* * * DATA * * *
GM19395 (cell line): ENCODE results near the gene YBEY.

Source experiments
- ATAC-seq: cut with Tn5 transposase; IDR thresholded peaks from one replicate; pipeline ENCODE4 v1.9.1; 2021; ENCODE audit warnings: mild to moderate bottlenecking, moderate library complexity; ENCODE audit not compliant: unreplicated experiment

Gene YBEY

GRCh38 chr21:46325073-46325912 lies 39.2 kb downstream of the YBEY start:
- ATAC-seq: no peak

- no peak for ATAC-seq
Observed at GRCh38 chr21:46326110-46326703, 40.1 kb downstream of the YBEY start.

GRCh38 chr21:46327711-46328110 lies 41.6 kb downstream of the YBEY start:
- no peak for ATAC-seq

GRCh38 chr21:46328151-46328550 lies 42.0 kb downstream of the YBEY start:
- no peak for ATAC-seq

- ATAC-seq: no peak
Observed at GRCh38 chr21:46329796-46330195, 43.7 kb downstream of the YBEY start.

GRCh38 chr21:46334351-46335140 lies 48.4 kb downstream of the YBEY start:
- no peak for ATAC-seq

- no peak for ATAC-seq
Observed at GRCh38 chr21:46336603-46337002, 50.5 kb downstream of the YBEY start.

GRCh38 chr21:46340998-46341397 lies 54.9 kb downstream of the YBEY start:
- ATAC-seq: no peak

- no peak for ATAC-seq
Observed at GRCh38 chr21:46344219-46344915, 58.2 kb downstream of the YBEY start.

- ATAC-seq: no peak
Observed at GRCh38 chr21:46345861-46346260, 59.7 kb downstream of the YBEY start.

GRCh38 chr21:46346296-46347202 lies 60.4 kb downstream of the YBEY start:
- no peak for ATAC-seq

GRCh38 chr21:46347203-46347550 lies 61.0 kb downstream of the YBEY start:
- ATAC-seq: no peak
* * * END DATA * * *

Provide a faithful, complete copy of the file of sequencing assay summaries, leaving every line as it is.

GM19395 (cell line): ENCODE results near the gene YBEY.

Source experiments
- ATAC-seq: cut with Tn5 transposase; IDR thresholded peaks from one replicate; pipeline ENCODE4 v1.9.1; 2021; ENCODE audit warnings: mild to moderate bottlenecking, moderate library complexity; ENCODE audit not compliant: unreplicated experiment

Gene YBEY

GRCh38 chr21:46325073-46325912 lies 39.2 kb downstream of the YBEY start:
- ATAC-seq: no peak

- no peak for ATAC-seq
Observed at GRCh38 chr21:46326110-46326703, 40.1 kb downstream of the YBEY start.

GRCh38 chr21:46327711-46328110 lies 41.6 kb downstream of the YBEY start:
- no peak for ATAC-seq

GRCh38 chr21:46328151-46328550 lies 42.0 kb downstream of the YBEY start:
- no peak for ATAC-seq

- ATAC-seq: no peak
Observed at GRCh38 chr21:46329796-46330195, 43.7 kb downstream of the YBEY start.

GRCh38 chr21:46334351-46335140 lies 48.4 kb downstream of the YBEY start:
- no peak for ATAC-seq

- no peak for ATAC-seq
Observed at GRCh38 chr21:46336603-46337002, 50.5 kb downstream of the YBEY start.

GRCh38 chr21:46340998-46341397 lies 54.9 kb downstream of the YBEY start:
- ATAC-seq: no peak

- no peak for ATAC-seq
Observed at GRCh38 chr21:46344219-46344915, 58.2 kb downstream of the YBEY start.

- ATAC-seq: no peak
Observed at GRCh38 chr21:46345861-46346260, 59.7 kb downstream of the YBEY start.

GRCh38 chr21:46346296-46347202 lies 60.4 kb downstream of the YBEY start:
- no peak for ATAC-seq

GRCh38 chr21:46347203-46347550 lies 61.0 kb downstream of the YBEY start:
- ATAC-seq: no peak